The driver's seat of my wife's car hates me. After about 15 minutes driving, it felt like someone was sticking hot knives into both of my hips, and then it started to get worse and worse. To top it off, I couldn't really adjust my seating that well without getting twinges in my stiff back. No other seat in the world does that to me: it must be the miracle of German engineering.
Anyway, I spent the rest of the day doing impromptu backbends and standing up really straight, to get the pressure out of my lower back and my hips. And that worked pretty well, but I was still stiff in class. Most notably in Standing Head to Knee, Standing Separate Leg Head to Knee, Wind Removing Pose, and Rabbit.
On the plus side, I hit my goal for the year in the first backbend. I definitely saw the ballet bar. Whatever is wrong with my lower back (and I still think its just a slight strain), it definitely is not interfering with my backbending. Now I have to come up with another goal. The next one will probably be for my renewal year. And I need to think on it for a little bit. I've really sort of dumbfounded that I already made the backbend goal, since a few months ago I would have said that it was unlikely, if not impossible.
And that brings us to today's meditation, which is a further reflection on tapas. The idea that I loved from today's meditation is that progress and consistency in practice derive not from any kind of iron discipline, but from the desire to know more. When I took the 60 day challenge, it was an exercise in discipline and commitment. And it was worthwhile, but the need to go to class every day became very wearing.
I vividly remember one day where I went to class in the morning full of resentment, because it was another day when I had to be there. The simple matter of discipline was draining the life out of the practice. The reason I remember that day so well is because I came back for the evening class, not because I had to, but because I wanted to see what the double would be like. I was exploring. I simply chose to be there because I wanted to learn a bit more about my limits. And I loved the second class even more than I resented the morning class.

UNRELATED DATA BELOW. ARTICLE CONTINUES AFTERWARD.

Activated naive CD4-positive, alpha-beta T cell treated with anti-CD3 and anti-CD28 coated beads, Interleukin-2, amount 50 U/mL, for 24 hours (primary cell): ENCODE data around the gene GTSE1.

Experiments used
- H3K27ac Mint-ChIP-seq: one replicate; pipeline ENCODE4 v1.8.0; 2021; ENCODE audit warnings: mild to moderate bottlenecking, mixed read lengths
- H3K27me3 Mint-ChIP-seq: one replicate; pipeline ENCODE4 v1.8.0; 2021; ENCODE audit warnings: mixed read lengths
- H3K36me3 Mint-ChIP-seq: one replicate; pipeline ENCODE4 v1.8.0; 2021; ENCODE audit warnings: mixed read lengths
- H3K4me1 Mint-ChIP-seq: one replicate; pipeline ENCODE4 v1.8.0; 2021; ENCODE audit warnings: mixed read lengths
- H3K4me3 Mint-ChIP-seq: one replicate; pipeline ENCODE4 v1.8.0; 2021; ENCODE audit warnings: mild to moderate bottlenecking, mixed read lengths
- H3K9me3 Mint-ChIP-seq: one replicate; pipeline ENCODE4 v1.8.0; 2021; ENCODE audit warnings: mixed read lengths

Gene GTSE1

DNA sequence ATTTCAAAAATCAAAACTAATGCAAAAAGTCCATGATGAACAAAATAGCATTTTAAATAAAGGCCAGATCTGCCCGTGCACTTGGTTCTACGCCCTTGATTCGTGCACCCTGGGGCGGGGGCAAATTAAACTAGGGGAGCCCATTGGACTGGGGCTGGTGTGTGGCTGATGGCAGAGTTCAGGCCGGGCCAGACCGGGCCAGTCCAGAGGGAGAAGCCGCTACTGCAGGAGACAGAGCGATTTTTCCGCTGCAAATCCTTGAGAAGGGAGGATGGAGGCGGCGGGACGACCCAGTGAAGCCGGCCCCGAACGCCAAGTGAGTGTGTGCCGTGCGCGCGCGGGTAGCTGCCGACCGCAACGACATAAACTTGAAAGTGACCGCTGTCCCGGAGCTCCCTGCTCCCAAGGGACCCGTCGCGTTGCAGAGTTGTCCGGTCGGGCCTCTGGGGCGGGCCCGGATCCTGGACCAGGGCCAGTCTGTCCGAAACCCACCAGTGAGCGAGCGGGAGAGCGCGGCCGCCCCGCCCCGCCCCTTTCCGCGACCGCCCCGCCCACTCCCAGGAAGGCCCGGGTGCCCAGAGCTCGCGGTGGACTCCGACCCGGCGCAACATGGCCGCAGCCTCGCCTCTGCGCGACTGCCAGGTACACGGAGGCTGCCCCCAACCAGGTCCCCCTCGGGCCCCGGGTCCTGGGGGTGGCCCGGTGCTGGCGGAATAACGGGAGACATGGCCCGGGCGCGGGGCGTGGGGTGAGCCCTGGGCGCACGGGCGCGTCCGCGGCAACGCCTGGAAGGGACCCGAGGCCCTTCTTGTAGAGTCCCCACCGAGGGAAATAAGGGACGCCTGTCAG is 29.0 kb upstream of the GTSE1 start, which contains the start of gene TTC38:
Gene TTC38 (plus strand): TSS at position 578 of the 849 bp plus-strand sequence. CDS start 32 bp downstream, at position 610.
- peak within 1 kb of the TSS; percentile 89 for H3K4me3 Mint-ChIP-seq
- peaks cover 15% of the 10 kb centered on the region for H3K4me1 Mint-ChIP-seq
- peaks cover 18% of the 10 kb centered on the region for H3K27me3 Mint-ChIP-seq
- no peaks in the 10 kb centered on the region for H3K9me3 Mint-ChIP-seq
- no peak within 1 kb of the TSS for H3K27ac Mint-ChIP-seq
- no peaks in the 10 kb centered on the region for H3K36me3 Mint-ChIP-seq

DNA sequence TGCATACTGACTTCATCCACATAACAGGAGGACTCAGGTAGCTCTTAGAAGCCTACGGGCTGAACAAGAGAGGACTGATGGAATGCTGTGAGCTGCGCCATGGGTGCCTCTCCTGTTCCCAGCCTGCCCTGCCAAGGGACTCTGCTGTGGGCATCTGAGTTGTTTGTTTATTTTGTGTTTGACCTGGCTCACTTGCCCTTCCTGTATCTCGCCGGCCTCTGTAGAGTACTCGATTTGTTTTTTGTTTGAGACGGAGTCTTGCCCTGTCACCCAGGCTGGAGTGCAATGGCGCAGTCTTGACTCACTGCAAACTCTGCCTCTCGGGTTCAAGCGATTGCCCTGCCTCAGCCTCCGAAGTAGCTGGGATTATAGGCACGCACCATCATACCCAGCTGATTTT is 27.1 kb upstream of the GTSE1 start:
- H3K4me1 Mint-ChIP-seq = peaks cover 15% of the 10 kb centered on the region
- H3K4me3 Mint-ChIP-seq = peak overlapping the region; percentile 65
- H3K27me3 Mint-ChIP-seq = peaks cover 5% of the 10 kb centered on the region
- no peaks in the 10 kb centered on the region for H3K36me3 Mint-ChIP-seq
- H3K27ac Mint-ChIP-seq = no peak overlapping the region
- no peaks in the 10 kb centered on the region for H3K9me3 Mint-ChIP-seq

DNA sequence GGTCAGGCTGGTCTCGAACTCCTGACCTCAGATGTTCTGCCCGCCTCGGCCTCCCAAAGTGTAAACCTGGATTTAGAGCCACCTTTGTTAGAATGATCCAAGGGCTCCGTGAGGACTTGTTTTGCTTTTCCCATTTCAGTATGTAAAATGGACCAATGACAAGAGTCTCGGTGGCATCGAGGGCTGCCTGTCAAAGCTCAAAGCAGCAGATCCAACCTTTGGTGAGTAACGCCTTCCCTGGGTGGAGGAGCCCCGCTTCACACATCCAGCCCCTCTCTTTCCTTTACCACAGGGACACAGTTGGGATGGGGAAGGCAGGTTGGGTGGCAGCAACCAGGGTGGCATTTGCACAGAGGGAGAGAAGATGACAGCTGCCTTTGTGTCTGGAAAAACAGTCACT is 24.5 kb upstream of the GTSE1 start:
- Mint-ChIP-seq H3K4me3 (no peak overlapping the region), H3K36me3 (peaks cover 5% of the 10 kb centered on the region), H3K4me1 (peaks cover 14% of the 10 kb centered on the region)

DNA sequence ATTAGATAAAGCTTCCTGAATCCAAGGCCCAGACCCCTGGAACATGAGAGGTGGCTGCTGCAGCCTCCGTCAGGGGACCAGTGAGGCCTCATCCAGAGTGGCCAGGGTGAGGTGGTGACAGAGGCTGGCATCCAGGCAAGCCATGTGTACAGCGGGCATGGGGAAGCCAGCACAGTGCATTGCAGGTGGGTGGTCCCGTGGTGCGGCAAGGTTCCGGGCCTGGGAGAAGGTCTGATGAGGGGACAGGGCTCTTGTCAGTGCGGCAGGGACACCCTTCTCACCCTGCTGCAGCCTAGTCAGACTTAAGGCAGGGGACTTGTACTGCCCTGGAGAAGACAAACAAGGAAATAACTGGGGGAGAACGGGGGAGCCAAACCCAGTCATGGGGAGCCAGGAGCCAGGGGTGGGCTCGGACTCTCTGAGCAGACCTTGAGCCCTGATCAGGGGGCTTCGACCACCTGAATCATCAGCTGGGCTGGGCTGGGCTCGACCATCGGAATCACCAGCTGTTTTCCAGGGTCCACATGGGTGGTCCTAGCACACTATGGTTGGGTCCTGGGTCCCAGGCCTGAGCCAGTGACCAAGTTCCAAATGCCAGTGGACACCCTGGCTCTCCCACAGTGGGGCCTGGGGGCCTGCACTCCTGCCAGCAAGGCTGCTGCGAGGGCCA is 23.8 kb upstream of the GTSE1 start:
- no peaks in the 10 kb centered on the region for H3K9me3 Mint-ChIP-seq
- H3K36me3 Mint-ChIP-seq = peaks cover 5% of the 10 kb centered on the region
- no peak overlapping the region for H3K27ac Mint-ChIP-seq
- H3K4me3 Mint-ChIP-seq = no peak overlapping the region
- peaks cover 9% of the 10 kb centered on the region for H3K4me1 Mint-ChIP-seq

In the end, I think it would take a rare person who could sustain a blossoming practice simply out of self-discipline. Fortunately, that's not needed. In almost every class, even the ones that are otherwise pure torture, I find some detail about the practice, or about how my body reacts to things, that I hadn't noticed before. And from the more experienced yogis I've talked to, the self-discovery just on the physical level is perpetual.
And then there are the simple spiritual lessons that come from class. The humidifier is basically broken, and cranked up all the way, it was still only 20% humidity in the class. The temperature was 107, and it still felt cold. I barely broke a sweat. Anyway, those conditions probably made it harder for me to work through my stiffness. But I was able to pay even closer attention to how things were working, and I learned a bit more about staying within my limits and not simply pushing for the sake of pushing. In other words, I learned a bit tonight about how to accept the conditions for what they were, and to be satisfied with a good stretching feeling, and not pushing too hard and risking pulling something else. The asana practice, at least tonight, was also an exercise in honesty and in contentment. That's a pretty good threefer. And, as usual, I felt much, much better coming out of class. (I've got to start going in the mornings again so I can take advantage of that boost through the rest of the day. Maybe tomorrow.)